By Doug Farmer  

My wife and I were asked to take care of our granddaughter over Labor Day weekend in Dallas, and why not—the open road beckoned. Unmoored from our usual surroundings, the trip brought us a chance to see the same things differently, and spend some time with the 10-month-old, of course.

In a column earlier this year, I pondered the similarities of today’s cars. They all look alike. In a convenience store parking lot in Southern Iowa, I met a young man who had installed a “soft-top” on his car (same model as mine) giving it a very rakish convertible look and then put an aftermarket “mesh” grill on the front resulting in a classier look. The American mind is a creative and unsettled one, and he had struck a blow for individuality. Perhaps my lament for the unique styling of 1950s cars was premature.

Not quite unique but a welcome luxury nonetheless, the miracle of satellite radio allowed us to listen to all of John McCain’s funerals and most of Aretha Franklin’s funeral.

No matter how the midterm elections unfold, or how President Trump fares in 2020, the McCain funeral at the National Cathedral will be looked back on as one of the “old order.” Not only is time ticking furiously on this group of public servants, but something undeniably happened in 2016 with Trump’s election. It will take historians years to sort it out. When Meghan McCain used her eulogy of her father to make a respectful but negative allusion to Trump’s 2016 slogan, the National Cathedral erupted in applause during a funeral service. One was starkly reminded that these people, all insiders, are now watching from the outside. This funeral was their own.

In contrast, Al Sharpton was the only one to take a verbal swipe at the president during Franklin’s funeral. The service was several hours long and the crowd had thinned, so the applause was scattered. Aretha Franklin’s ceremony seemed to be more of a celebration of the African-American community and the new order that was arriving.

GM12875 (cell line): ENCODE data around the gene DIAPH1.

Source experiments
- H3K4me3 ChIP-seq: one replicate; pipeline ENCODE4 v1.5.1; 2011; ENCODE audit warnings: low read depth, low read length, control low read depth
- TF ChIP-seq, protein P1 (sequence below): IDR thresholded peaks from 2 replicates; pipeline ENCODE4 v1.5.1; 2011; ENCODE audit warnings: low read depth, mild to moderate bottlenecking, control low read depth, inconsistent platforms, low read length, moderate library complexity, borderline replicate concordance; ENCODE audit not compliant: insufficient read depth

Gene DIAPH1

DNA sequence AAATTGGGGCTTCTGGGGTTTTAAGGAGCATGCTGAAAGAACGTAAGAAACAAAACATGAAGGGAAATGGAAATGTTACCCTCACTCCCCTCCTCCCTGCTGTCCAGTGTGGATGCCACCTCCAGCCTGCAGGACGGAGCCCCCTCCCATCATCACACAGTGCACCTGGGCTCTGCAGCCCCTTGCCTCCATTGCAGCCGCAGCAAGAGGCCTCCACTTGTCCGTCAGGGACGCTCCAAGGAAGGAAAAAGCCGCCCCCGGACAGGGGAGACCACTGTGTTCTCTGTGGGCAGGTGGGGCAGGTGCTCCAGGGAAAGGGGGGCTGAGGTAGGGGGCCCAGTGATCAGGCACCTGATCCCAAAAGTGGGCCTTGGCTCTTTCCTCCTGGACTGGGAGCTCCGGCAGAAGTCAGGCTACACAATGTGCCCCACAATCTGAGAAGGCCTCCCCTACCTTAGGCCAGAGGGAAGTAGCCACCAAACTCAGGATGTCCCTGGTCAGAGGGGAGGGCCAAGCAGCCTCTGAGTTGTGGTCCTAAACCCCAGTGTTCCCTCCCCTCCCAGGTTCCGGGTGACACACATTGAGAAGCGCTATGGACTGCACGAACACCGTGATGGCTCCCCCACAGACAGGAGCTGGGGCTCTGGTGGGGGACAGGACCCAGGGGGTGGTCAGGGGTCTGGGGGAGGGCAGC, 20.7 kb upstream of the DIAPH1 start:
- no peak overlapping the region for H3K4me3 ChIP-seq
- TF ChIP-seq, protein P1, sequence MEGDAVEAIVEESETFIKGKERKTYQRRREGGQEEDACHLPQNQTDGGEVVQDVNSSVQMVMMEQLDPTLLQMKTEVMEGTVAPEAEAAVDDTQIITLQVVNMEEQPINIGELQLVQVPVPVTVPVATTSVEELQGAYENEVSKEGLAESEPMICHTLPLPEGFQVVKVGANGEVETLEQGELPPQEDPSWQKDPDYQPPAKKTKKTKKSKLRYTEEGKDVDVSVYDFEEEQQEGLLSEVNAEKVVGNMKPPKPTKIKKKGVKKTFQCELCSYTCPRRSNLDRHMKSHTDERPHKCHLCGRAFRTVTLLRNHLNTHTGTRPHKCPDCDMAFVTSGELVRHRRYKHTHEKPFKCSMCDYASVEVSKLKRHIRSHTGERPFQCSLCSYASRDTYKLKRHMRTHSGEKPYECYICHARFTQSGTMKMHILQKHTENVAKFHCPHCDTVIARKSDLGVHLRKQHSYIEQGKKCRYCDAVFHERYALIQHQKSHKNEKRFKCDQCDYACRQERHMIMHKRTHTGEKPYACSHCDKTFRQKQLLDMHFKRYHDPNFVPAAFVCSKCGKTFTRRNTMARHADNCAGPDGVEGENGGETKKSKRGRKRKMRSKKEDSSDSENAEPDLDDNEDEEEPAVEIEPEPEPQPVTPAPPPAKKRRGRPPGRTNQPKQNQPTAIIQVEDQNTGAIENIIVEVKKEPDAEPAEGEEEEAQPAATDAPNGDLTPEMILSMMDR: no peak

Finally, as the French say, “The more things change, the more they stay the same.” In the Golden Age of Department Stores, they all had their tea rooms. Women would shop all morning and then retire to the tea room from 11 until 2 for a first-class lunch with service to match. Even our own Doerflinger’s had its restaurant on the mezzanine. In city after city they are all gone, first the tea room and next the store. Even in Dallas, Nieman Marcus is only a shadow. But the tea room lives elsewhere.

Being a sap for car shows, we attended one at a Bass Pro Shop. Eventually the Texas heat drove us inside the store for relief and then lunch … inside a Bass Pro Shop. I don’t think any of the burly men savoring their lunch gave any thought to the roots of the tradition they were enjoying. But somewhere, there are women long gone, still wearing white gloves, heels and furs, who are watching today’s men and smiling in the eternal tea room that awaits us all, now sitting next to McCain and Franklin.

Doug Farmer has worked at Park Bank since 1981 and spent 15 years on the State of Wisconsin Banking Review Board. He’s lived in La Crosse since 1971. You can reach him at

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